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28 April 2014

JMSC Singled Out For Its Teaching of News Literacy

Do you believe everything you read in the news, and how critically do you analyze what you read? A growing field of journalism education called “news literacy” is tackling these questions head on. Once the provenance of American universities, the subject is now expanding abroad, where new models of teaching are gaining attention.

One such course at the Journalism and Media Studies Centre was recently highlighted in the Columbia Journalism Review for its innovative approach to de-Americanizing the news literacy curriculum, originally developed at Stony Brook University in New York, making it relevant to a more global student body.

Dr. Kajimoto at last year's News Literacy workshop.

Dr. Kajimoto at last year’s News Literacy workshop.

The CJR article describes how JMSC lecturer, Dr. Masato Kajimoto, incorporated news literacy into his Principles of Journalism class. “I believed the course should help students develop their own mental tools to critically evaluate the types and sources of information they come across everyday in this information age,” he is quoted as saying.

After learning about the News Literacy Project at Stony Brook, JMSC Director Ying Chan invited Richard Hornik, the project’s Director of Overseas Partnerships Programs for the Center for News Literacy, to co-teach a course with Kajimoto in 2012. Hornik and Kajimoto replaced American stories from Stony Brook’s curriculum with examples from local media to make lessons more relatable.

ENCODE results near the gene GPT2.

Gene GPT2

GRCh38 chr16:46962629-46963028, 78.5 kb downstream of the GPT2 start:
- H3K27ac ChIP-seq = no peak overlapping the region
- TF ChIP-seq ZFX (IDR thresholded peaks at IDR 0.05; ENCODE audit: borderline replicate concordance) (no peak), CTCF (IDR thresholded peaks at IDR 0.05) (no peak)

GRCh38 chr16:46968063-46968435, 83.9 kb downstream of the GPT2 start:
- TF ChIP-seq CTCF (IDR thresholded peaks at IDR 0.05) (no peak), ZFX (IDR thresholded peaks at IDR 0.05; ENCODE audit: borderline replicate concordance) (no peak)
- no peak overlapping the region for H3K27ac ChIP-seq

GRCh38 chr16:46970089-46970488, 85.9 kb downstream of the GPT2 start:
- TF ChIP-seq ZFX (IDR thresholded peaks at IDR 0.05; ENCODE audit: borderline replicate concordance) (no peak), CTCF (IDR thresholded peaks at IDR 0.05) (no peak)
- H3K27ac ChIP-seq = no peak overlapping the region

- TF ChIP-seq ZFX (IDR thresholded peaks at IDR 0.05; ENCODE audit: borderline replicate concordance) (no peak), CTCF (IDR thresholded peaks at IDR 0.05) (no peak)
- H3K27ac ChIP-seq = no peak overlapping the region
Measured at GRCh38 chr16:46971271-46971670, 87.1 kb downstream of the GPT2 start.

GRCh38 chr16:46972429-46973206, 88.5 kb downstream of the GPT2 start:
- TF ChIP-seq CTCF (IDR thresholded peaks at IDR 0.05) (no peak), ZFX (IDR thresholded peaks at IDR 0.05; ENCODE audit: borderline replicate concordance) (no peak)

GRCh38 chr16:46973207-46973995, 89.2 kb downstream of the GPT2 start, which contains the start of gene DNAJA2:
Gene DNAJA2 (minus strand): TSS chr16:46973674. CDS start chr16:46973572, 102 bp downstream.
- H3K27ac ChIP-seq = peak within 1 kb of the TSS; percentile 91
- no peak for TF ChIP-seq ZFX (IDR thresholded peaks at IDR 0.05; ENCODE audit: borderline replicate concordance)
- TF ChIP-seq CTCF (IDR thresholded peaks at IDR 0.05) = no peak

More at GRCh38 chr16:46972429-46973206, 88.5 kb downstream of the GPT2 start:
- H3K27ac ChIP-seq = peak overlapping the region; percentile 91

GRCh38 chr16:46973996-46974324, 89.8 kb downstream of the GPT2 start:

Hornik told the CJR: “We teach students to evaluate news stories the way an editor would, to deconstruct the news article. We want them to ask, ‘Is the lede (the opening paragraph of the story) supported by the body?’”

Kajimoto is also spreading the word among Asia’s journalism educators. This summer, the JMSC, together with The Center for News Literacy, will host the second annual News Literacy Fellow workshop. The one-week immersion course, to be held July 27 to August 3, will feature a condensed version of the News Literacy Program, modified to reflect the region’s media environment.

“We’re looking for university educators in Asia who teach critical thinking to the first generation that lives out loud on social media,” Kajimoto says.

Information and registration details on the workshop will be announced on this website in May.